The largest single-day air engagement of the war; simultaneously a tactical loss and strategic victory.
This one is a multifaceted Feature Article containing a biography of the pilot, a description of the build and a piece describing the importance of the ground attack role the “Little Friends” played in addition to the bomber escort role they are more widely known for.
Something a little different; a jet for one thing. However, this one is a little lighthearted compared to most and I hope you enjoy it.
The 13th Air Force did not fight the most glamorous of wars, theirs’ was a war of ground attack, relentlessly destroying Japanese ground forces and infrastructure. They fought, not from centralized bases closely tied together, but from island bases, spread hundreds of miles apart.
This update brings to life another of the older articles, from around 2005-2006 and tells the story of No.25 Squadron RNZAF in Bougainville in mid 1944…
Early on the morning of 7 April the 15th and 21st Groups were poised ready for the signal to start engines. The briefings of the day before and that morning had everyone eager to get the operation underway…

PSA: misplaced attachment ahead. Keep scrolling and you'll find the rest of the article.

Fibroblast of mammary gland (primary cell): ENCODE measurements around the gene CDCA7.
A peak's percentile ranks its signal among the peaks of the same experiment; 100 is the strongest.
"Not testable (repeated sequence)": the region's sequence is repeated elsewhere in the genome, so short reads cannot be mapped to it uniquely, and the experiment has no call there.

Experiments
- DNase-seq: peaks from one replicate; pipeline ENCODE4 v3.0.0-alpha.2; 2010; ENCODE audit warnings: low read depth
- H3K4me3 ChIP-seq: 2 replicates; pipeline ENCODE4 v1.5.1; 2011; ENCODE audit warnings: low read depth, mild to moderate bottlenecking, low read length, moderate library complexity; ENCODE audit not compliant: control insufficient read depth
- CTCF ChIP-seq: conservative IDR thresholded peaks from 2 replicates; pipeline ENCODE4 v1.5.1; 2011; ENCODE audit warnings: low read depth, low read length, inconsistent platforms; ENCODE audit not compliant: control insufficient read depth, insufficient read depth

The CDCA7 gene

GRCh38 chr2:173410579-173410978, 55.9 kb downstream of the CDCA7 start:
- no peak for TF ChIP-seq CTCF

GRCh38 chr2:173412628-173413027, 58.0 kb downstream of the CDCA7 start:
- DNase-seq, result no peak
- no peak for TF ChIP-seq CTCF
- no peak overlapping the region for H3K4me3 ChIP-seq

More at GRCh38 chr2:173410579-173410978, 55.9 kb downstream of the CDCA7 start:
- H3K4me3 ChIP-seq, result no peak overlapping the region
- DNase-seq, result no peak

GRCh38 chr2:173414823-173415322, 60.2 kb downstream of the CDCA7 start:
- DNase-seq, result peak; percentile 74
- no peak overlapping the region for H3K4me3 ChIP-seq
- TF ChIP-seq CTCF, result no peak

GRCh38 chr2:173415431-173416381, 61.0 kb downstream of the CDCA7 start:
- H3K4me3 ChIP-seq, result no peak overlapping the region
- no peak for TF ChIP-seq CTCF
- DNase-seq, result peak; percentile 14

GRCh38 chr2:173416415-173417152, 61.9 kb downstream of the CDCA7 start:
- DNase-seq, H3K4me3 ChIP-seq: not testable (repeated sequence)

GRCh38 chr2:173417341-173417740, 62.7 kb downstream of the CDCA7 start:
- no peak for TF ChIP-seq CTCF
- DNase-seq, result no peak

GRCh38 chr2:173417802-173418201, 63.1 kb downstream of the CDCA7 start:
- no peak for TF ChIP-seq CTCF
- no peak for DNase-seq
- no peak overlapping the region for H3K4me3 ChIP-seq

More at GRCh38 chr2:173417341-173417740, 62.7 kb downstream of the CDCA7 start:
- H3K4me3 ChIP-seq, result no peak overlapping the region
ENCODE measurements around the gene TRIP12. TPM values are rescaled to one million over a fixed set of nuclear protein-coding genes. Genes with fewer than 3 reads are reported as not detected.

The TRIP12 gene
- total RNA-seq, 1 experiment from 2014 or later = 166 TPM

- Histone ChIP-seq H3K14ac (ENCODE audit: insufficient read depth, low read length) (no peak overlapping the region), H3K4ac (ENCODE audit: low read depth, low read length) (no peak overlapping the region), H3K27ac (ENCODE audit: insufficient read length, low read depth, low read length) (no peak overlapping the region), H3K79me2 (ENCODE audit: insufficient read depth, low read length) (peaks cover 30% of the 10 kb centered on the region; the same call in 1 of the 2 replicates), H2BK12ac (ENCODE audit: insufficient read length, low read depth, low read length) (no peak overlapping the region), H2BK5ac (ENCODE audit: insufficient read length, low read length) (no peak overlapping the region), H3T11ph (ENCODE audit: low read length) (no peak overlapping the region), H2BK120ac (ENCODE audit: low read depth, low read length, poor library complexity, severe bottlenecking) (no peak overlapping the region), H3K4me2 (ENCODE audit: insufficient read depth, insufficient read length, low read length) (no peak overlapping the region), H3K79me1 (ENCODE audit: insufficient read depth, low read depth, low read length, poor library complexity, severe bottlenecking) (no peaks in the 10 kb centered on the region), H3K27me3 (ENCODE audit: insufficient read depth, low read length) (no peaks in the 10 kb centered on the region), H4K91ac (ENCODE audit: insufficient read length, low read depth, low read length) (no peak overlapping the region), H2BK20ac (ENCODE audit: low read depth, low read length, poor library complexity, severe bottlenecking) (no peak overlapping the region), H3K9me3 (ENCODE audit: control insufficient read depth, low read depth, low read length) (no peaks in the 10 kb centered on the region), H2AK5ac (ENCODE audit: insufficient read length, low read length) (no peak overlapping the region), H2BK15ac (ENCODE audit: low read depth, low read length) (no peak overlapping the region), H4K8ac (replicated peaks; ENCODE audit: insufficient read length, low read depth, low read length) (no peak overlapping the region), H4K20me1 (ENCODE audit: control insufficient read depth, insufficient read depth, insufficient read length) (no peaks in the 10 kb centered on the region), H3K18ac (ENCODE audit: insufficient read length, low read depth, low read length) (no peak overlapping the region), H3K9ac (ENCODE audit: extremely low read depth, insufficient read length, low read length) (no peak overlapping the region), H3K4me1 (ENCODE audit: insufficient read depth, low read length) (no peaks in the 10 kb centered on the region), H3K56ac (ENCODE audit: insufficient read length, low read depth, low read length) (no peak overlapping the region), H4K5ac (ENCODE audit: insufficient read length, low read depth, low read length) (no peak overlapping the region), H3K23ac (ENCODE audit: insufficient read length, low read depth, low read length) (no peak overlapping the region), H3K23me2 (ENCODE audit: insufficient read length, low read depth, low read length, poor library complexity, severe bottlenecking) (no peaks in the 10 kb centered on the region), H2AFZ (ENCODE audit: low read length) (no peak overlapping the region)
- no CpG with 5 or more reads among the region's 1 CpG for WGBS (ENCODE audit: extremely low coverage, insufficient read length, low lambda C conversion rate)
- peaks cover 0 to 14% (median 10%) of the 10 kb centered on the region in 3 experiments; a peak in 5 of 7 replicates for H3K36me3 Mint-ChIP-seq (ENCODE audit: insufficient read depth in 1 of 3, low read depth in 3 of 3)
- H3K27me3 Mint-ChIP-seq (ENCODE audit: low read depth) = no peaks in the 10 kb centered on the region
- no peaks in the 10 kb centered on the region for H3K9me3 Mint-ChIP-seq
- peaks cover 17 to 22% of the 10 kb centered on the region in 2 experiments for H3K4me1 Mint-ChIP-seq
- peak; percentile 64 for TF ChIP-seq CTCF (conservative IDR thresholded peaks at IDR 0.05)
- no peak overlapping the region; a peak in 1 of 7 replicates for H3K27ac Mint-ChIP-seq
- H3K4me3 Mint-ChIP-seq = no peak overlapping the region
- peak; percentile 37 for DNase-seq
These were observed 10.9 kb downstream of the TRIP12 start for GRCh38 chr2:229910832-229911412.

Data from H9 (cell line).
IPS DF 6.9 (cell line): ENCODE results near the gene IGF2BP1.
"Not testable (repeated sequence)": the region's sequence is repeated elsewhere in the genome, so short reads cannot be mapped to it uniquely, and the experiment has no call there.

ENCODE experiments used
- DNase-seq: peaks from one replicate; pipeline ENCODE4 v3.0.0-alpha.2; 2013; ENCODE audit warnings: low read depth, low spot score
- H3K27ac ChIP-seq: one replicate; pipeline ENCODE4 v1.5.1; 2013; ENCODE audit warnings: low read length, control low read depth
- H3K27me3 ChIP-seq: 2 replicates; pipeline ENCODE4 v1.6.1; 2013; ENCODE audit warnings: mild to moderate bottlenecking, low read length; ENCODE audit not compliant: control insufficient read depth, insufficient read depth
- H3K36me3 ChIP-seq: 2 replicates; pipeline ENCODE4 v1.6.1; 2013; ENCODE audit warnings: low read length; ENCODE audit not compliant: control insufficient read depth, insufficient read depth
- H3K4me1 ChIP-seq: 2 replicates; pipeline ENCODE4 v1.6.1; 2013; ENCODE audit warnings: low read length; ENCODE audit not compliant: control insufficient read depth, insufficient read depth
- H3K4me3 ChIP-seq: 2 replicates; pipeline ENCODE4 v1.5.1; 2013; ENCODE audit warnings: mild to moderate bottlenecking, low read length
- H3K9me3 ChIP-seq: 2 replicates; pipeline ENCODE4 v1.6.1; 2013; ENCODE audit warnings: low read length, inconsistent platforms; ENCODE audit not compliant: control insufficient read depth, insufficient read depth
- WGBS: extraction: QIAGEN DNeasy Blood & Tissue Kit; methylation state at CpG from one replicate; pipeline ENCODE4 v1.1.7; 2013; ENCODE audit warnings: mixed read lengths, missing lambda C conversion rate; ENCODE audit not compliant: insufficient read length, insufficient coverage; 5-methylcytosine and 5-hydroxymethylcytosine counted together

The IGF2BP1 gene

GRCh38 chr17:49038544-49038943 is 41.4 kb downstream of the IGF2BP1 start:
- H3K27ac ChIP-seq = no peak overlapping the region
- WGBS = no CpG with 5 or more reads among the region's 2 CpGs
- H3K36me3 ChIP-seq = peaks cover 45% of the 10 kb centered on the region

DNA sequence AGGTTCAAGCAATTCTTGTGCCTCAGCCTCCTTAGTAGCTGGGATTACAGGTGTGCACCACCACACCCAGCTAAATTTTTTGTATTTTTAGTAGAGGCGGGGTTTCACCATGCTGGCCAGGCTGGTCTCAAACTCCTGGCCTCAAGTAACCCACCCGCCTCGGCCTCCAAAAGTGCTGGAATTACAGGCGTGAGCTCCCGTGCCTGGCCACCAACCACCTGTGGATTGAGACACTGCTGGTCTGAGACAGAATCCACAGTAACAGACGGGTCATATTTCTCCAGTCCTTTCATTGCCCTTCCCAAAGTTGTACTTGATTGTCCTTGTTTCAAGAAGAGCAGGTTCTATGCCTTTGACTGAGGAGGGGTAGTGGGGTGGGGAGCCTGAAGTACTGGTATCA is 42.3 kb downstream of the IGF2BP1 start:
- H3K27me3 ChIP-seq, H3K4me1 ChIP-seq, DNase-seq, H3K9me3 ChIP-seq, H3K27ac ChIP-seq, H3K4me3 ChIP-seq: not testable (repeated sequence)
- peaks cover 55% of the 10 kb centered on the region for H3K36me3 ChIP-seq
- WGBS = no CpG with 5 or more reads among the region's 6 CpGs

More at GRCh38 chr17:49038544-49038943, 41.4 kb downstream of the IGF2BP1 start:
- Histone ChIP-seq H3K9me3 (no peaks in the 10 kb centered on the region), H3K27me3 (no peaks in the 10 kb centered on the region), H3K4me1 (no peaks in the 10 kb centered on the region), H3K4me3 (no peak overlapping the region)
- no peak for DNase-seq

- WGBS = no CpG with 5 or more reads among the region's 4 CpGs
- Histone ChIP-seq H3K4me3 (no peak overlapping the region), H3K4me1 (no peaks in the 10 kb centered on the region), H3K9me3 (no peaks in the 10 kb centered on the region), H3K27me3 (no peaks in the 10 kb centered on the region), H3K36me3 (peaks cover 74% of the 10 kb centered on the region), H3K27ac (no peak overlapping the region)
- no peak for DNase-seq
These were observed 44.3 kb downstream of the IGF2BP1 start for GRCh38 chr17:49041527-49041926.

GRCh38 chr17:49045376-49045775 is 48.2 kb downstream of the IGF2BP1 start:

“A short time later 2nd Lt. Weese reported that his engine was out and that he thought he could put his aircraft down behind friendly lines in the shallow water a little offshore Juno Beach. 1st Lt. Beaudrault reported that nothing more was heard from Wesse.”
I present my first previously unpublished Feature Article. The subject is F/O Les Clisby and his Hawker Hurricane Mk.1. This remarkable Australian fighter pilot was noted for his aggression, both in the air and on the ground… “Remarkably, Clisby landed nearby, drew his service sidearm and chased the German crewmen across the field as they tried to escape! He captured one in a rugby tackle…” I hope you enjoy the article.
While Tamiya’s new tool Spitfire gets all the attention, here’s one of the old tool version…
“In late May, 1940 the BEF was forced from continental Europe by the Germans at Dunkirk. The now famous retreat was covered in part by Spitfires of No.19 Squadron. Flight Sergeant George Unwin was already an experienced Spitfire pilot by this stage of the war…”
Ray Hanna served as Red Leader for three consecutive years until 1968 and was recalled to supersede Squadron Leader Timothy Nelson for the 1969 display season, a record four seasons as Leader, which still stands.